Q&A: What to do if merchant details on card statement are unfamiliar

Do some research to figure out charges before disputing them, and, of course, save receipts

The Credit Guy columnist Todd Ossenfort
Todd Ossenfort has been chief operating officer for Pioneer Credit Counseling since 1998. He writes our weekly "The Credit Guy" column, answering reader questions about credit counseling and debt issues.

Ask a question.
Question

Dear Credit Guy
I am sometimes annoyed by the vendor information posted on my statement. Recently I used my credit card to buy some items from Advance Auto Parts. On my statement, it had an approximation of my hometown and the word “CRESUS.”

How is anyone going to check their credit card statements with inaccurate entries like that? Do I complain to my bank? The company? – David

Answer

Dear David,
I understand your frustration and applaud your diligence in checking your credit card statements for accuracy. While you could complain to the bank or even the company, I’m not sure it would do much good.

Many companies set up their merchant accounts with the credit card companies under another name; most often, this is the parent company, but that is not always the case.

Usually a Google search is a good way to check this, but I didn’t have any luck when I tried to search “Advance Auto Parts” and “CRESUS.” One thing to note is that credit card statements in general don’t give vendors much space to describe their company. Even though CRESUS doesn’t make much sense, it does take up less space than Advance Auto Parts on the page, and that could be one explanation.

The importance of keeping receipts, tracking expenses
You aren’t disputing the charge since you were able to figure it out. This is probably because you either had your original receipt or you knew the amount of the charge.

This is the very best way to be sure that all of your charges are legitimate. But even the most meticulous of us lose receipts, so it’s not a fool-proof method.

There are many expense-tracking tools that can help in this area, from the latest in smartphone apps to old-fashioned pencil and paper.

I do recommend some form of tracking, especially for those expenses that are paid for in cash. As your question points out, it is also useful for credit and debit card purchases.

When you can't pin down a charge
It is of course your right to dispute a charge, but it is best to try to figure out the charges on your credit card statements before you decide to file a dispute.

Disputes, or chargebacks as they are known to the companies involved, are time-consuming and sometimes involve quite a bit of paperwork on your part.

Consumers should always dispute charges that they truly do not recognize, but doing a bit of investigation on your own is a good idea before taking this step.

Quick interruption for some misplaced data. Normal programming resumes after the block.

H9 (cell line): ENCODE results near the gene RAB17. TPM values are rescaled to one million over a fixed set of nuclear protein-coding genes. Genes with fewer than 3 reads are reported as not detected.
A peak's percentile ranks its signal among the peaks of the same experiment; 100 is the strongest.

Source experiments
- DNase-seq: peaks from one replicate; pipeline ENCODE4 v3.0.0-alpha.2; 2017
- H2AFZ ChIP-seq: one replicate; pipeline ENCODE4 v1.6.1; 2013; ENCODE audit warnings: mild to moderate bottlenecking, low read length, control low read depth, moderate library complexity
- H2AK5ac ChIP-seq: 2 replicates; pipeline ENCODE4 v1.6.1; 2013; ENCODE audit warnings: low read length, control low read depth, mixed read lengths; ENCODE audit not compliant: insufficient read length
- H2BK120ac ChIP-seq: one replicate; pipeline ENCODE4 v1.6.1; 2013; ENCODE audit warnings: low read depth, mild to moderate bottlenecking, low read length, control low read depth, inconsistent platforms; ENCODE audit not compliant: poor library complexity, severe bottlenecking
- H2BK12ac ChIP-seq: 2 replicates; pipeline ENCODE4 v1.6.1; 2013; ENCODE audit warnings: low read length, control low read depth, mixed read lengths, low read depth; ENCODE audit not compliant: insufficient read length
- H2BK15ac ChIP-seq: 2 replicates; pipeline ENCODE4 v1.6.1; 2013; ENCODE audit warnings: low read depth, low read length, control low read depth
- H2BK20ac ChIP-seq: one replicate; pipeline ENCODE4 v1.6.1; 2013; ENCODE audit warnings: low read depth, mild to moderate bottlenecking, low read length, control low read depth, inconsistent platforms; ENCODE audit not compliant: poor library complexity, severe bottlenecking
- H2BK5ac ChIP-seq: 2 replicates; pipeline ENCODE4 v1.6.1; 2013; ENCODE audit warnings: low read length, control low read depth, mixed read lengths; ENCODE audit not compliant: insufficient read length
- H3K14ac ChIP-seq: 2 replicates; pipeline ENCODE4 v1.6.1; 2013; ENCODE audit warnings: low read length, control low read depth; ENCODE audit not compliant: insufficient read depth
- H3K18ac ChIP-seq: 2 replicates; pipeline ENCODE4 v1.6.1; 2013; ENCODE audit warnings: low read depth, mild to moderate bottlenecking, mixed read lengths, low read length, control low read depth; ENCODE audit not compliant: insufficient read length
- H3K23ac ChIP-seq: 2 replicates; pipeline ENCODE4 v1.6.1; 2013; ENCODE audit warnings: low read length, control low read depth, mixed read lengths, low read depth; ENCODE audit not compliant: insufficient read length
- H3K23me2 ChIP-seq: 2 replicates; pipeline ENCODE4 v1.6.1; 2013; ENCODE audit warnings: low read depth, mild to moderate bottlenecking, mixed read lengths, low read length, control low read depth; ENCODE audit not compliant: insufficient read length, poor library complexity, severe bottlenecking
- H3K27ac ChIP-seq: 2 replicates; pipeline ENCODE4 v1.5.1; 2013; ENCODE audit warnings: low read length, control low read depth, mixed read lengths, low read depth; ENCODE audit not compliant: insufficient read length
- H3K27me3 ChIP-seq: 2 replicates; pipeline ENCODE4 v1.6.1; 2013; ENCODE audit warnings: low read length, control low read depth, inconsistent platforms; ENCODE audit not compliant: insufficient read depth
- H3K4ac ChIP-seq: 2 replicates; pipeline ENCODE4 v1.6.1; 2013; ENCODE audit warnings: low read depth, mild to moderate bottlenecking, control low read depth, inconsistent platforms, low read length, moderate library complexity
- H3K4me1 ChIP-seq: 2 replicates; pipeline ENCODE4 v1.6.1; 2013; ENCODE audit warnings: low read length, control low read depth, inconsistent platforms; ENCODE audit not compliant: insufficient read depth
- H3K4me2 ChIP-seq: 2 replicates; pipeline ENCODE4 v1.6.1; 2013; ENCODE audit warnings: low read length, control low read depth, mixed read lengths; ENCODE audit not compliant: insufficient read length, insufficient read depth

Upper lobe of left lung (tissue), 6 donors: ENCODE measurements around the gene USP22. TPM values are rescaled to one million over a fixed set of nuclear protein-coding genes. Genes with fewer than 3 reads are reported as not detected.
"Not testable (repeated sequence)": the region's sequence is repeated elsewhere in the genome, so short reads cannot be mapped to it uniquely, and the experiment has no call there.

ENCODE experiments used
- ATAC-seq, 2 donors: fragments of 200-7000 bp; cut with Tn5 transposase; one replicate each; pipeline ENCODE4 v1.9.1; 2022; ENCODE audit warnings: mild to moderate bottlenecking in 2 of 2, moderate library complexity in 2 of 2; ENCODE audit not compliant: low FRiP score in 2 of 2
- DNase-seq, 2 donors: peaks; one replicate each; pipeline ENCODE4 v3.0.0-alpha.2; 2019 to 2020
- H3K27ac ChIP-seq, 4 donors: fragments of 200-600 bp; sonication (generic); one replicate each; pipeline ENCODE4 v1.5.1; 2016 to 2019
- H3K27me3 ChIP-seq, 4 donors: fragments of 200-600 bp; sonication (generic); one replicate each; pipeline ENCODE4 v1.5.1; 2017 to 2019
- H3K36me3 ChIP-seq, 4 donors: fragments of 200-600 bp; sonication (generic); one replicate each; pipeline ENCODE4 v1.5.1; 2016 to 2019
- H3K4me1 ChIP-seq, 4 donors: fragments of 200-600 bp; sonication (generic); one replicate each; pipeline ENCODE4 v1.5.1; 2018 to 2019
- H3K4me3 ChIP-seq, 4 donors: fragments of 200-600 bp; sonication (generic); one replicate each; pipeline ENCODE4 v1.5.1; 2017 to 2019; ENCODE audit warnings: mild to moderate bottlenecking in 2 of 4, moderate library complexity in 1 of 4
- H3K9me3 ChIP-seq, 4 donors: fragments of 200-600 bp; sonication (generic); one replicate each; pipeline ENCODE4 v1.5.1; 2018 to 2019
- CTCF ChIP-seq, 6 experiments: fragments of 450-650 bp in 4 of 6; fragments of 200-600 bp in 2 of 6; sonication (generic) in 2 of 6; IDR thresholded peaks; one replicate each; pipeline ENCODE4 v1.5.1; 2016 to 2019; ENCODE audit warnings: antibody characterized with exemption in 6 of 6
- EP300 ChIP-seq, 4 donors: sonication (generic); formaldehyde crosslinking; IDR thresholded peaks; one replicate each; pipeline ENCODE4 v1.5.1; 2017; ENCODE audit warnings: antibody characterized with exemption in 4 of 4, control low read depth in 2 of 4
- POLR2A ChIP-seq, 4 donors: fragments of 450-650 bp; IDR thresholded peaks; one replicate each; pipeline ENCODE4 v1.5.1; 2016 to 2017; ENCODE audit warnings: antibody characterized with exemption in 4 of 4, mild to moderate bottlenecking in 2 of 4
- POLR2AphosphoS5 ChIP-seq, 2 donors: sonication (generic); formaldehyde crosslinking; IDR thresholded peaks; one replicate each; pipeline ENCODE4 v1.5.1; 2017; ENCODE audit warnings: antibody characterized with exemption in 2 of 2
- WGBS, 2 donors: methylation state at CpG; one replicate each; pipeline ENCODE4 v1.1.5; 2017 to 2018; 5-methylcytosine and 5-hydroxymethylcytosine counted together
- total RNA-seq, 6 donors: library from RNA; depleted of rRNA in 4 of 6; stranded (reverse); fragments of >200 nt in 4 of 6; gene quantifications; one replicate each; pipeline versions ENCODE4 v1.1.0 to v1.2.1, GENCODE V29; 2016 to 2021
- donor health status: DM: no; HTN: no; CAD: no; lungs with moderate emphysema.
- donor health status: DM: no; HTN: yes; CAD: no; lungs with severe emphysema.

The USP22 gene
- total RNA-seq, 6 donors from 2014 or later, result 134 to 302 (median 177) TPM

Chargebacks are not good for the companies involved, either. Although I told you in the beginning that calling the company might not work, this is one area that might get their attention.

A call or even a letter to the company to suggest a better description on credit card statements in order to avoid chargebacks just might get their attention, because it might save them money in the long run.

Take care of your credit!

See related: 6 tips to getting a credit card chargeback8 tips for merchants to avoid credit card chargebacks,

Meet CreditCards.com's reader Q&A experts

Does a personal finance problem have you worried? Monday through Saturday, CreditCards.com's Q&A experts answer questions from readers. Ask a question, or click on any expert to see their previous answers.




 

 


Join the discussion
We encourage an active and insightful conversation among our users. Please help us keep our community civil and respectful. For your safety, do not disclose confidential or personal information such as bank account numbers or social security numbers. Anything you post may be disclosed, published, transmitted or reused.

If you are commenting using a Facebook account, your profile information may be displayed with your comment depending on your privacy settings. By leaving the 'Post to Facebook' box selected, your comment will be published to your Facebook profile in addition to the space below.

The editorial content on CreditCards.com is not sponsored by any bank or credit card issuer. The journalists in the editorial department are separate from the company's business operations. The comments posted below are not provided, reviewed or approved by any company mentioned in our editorial content. Additionally, any companies mentioned in the content do not assume responsibility to ensure that all posts and/or questions are answered.




Weekly newsletter
Get the latest news, advice, articles and tips delivered to your inbox. It's FREE.


Updated: 11-20-2017